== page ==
Luke Cyca and Devon Lougheed are a strange and won­der­ful com­bi­na­tion. Indi­vid­u­ally, Cyca is a ther­a­peu­tic pro­tein mol­e­cule designer and elec­tron­ics recy­cler and Lougheed is a doc­toral can­di­date and come­dian. Together, they are Bee­keeper – an irrev­er­ent indie band breez­ing into Vancouver’s music scene.

Cyca, a prairie boy from Swift Cur­rent, Saskatchewan, began his musi­cal career at home, singing with his father and sis­ter. After a pro­to­typ­i­cal string of garage bands in high school, Cyca moved to Van­cou­ver and bought a drum set. “I was in a band called The Kitchen, I played in a cou­ple other projects, and I play with Piper Davis now. That brings us to Bee­keeper,” says Cyca.

Lougheed fol­lowed a sim­i­lar musi­cal vein, always instill­ing his trade­mark cheek­i­ness. While in his home province of Ontario, Lougheed was in Tomate Potate — a band known for their onstage mar­tini con­sump­tion. “Fans started send­ing us mar­ti­nis and it turned into this game of ‘How many mar­ti­nis can these guys drink in a twenty minute period?’ Then one day the bassist, Nich, came up to me and said, ‘Just so you know, I don’t really like mar­ti­nis,’” Lougheed smiles. “So that’s why I’ve got a band­mate now who likes martinis!”

Bee­keeper melds high-energy beats with uncon­ven­tional time sig­na­tures, appeal­ing to both light-hearted lis­ten­ers and music nerds. Lush earnest vocals are bal­anced with play­ful melodies. “It’s indie-rock made by reformed hard-core kids who are suck­ers for male/female har­monies and sin­ga­longs,” says Lougheed.

Cyca and Lougheed keep things inter­est­ing for them­selves with con­stant exper­i­men­ta­tion. “Devon writes two new songs every week, so there’s no short­age of chal­lenges,” Cyca explains. “An mp3 comes to my email box and it’s got the shit­ti­est synth instru­ments play­ing drums — they’re not sequenced, just played live. I lis­ten to it a few times, we jam on it and it changes a bit into a real song. And that’s how they’re made.”

The record­ing of Beekeeper’s first album, BE KEPT, was an adven­ture in itself. Recorded through­out Canada, from par­ties to bed­rooms to stu­dios, the result­ing posh­ness of the tracks sur­prised the band. “We did every­thing wrong in terms of how you’re sup­posed to record,” says Cyca. “And then we dumped every­thing on Colin Stew­art at Hive Stu­dios,” laughs Lougheed. “He’s the god­fa­ther of the Bee­keeper baby.”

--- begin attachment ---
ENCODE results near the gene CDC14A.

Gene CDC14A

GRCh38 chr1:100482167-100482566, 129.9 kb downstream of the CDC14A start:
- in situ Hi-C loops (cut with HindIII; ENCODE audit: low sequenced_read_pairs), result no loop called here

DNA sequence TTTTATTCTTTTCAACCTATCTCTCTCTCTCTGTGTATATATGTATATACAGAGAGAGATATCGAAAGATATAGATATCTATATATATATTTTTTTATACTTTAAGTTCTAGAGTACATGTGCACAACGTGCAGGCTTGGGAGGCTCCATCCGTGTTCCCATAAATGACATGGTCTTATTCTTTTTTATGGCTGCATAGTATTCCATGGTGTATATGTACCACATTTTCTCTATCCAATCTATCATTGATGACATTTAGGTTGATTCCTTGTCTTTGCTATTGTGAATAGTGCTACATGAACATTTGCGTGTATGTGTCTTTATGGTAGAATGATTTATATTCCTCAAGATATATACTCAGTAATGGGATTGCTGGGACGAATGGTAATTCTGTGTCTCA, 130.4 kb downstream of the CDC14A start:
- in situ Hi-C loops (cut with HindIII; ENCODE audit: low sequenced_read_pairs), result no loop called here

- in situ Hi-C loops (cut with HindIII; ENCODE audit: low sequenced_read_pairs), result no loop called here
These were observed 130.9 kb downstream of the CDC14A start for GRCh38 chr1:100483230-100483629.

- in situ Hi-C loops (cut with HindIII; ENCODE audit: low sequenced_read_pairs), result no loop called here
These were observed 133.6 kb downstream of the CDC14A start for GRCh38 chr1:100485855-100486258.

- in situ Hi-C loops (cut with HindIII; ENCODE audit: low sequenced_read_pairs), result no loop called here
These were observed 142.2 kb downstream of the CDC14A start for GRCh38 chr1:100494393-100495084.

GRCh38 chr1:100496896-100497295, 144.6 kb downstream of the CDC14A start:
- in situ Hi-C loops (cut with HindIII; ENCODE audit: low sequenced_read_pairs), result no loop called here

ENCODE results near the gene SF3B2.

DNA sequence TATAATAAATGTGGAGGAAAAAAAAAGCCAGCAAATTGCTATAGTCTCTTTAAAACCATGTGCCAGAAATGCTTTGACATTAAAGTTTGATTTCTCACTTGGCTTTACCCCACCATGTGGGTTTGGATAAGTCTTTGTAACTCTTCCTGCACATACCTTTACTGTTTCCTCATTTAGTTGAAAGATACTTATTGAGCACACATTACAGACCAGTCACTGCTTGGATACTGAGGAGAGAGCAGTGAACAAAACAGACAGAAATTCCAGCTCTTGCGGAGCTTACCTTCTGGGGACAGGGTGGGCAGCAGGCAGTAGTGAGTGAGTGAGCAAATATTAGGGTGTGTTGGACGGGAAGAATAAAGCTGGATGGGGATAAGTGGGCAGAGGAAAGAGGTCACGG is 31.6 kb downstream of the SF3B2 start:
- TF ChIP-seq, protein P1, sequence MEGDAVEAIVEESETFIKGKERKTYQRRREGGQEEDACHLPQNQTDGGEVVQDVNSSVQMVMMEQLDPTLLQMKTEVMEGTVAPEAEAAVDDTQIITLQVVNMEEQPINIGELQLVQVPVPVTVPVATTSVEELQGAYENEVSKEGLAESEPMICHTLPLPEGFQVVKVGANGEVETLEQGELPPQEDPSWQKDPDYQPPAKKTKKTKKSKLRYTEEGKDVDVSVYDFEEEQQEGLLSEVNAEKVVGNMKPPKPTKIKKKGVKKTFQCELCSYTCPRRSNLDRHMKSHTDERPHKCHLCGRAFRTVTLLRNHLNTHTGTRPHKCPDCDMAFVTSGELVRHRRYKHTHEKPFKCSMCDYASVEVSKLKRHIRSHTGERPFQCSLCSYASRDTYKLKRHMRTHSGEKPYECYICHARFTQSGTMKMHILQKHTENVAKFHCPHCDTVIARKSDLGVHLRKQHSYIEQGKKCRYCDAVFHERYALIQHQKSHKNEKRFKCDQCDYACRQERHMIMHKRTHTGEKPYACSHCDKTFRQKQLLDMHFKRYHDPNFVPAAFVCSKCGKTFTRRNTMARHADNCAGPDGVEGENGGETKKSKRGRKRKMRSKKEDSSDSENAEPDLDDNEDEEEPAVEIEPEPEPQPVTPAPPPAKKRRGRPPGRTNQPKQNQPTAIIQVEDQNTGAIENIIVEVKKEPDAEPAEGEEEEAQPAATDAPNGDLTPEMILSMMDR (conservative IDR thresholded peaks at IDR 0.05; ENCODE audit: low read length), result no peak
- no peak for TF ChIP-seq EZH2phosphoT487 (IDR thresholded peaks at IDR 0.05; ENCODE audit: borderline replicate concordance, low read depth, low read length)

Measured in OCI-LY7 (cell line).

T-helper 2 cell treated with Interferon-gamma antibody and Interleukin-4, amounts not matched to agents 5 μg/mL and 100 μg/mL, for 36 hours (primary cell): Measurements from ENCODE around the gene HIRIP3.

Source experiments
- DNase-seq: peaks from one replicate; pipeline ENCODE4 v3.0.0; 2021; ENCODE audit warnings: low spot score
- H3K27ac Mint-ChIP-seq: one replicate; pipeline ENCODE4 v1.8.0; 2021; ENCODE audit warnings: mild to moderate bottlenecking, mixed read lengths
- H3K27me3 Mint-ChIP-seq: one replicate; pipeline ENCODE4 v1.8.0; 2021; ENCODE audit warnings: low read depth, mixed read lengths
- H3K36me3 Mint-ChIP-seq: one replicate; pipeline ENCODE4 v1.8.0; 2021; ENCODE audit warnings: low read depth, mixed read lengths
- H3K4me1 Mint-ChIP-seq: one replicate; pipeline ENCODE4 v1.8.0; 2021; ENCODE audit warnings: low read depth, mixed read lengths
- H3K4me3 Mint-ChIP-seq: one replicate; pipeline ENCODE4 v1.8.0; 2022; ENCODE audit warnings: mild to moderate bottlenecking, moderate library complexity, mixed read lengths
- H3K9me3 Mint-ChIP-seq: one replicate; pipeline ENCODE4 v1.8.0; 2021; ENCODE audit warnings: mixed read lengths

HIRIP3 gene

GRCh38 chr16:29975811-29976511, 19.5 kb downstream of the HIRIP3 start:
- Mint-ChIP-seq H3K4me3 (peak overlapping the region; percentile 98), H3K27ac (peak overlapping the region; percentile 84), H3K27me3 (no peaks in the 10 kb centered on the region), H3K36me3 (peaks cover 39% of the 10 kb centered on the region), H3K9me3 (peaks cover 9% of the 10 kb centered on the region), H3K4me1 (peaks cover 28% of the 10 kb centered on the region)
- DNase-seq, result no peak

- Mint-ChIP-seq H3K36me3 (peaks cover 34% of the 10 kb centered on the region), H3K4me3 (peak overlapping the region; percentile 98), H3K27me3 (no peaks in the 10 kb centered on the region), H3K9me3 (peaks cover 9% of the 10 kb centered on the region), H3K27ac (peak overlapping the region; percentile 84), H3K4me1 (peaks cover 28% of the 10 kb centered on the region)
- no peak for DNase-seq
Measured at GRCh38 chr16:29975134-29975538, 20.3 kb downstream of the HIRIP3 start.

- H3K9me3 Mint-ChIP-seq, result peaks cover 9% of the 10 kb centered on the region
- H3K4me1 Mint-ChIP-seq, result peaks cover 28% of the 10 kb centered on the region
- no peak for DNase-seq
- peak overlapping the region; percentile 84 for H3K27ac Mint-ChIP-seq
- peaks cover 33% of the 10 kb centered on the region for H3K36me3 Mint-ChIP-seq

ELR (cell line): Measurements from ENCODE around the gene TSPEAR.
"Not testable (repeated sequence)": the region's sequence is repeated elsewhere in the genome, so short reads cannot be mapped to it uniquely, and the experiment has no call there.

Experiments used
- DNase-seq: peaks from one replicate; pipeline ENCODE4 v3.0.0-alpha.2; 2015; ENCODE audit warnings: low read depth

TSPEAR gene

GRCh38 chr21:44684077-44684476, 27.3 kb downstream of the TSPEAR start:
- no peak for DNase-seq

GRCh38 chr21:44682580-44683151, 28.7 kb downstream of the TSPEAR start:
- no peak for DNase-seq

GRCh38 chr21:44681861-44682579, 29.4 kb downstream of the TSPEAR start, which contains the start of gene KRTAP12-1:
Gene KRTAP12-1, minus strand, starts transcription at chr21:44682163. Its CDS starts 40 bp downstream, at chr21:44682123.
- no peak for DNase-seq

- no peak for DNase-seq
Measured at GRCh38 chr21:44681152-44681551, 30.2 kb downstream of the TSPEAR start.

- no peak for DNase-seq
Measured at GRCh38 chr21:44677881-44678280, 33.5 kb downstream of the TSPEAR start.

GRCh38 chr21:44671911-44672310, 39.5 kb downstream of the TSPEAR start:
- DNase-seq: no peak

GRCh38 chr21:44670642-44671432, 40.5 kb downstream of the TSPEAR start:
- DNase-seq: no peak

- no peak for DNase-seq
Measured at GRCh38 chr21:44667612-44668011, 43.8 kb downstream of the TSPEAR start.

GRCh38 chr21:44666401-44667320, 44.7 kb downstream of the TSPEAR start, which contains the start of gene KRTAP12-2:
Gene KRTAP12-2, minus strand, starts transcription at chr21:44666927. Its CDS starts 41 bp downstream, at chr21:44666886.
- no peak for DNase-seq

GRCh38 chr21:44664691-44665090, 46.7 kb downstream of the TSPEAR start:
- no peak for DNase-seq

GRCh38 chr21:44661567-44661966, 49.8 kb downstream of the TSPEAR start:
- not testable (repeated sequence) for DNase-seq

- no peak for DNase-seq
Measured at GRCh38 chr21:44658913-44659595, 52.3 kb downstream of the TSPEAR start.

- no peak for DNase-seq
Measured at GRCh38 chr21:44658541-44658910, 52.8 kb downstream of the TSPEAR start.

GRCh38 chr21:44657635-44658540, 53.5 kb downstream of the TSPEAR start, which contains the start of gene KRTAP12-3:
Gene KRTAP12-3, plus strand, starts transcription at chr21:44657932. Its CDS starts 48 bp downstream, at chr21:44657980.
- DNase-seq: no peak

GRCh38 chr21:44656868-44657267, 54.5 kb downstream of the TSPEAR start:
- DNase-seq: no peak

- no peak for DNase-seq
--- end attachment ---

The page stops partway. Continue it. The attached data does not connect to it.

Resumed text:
Lougheed means this quite seri­ously. “Inter­view­ing us about the album is like inter­view­ing new par­ents about their first baby. I like every­thing about it! I even like when it poops!” Cyca nods in agree­ment, “Nor­mally, after mak­ing an album, I’m totally sick of it, but this one I can actu­ally lis­ten to and enjoy still.”

BE KEPT fol­lows the nar­ra­tive of a man search­ing for some­thing to keep. While Beekeeper’s core con­sists of Cyca and Lougheed, they often fea­ture musi­cal guests in their live per­for­mances and a vari­ety of female vocal­ists, a vio­lin­ist, and sax­o­phone player were recruited to fill their sound on the album.

“I’m the most proud of Bee­keeper,” says Lougheed. “My mom has been dri­ving around with a copy and singing along, every once in a while she’ll call me and say things like, ‘What is this song about? I just like it so much! This is such a sig­nif­i­cant improvement!’”

Beekeeper’s album BE KEPT is avail­able online and down­load cards will be avail­able at SAD MAG LIVE this Sat­ur­day, Octo­ber 9th!

Pho­tographs by Tina Krueger-Kulic.


One thought on “Beekeeper Keeps it Interesting

Leave a reply

required

<a href="" title=""> <abbr title=""> <acronym title=""> <b> <blockquote cite=""> <cite> <code> <del datetime=""> <em> <i> <q cite=""> <strike> <strong>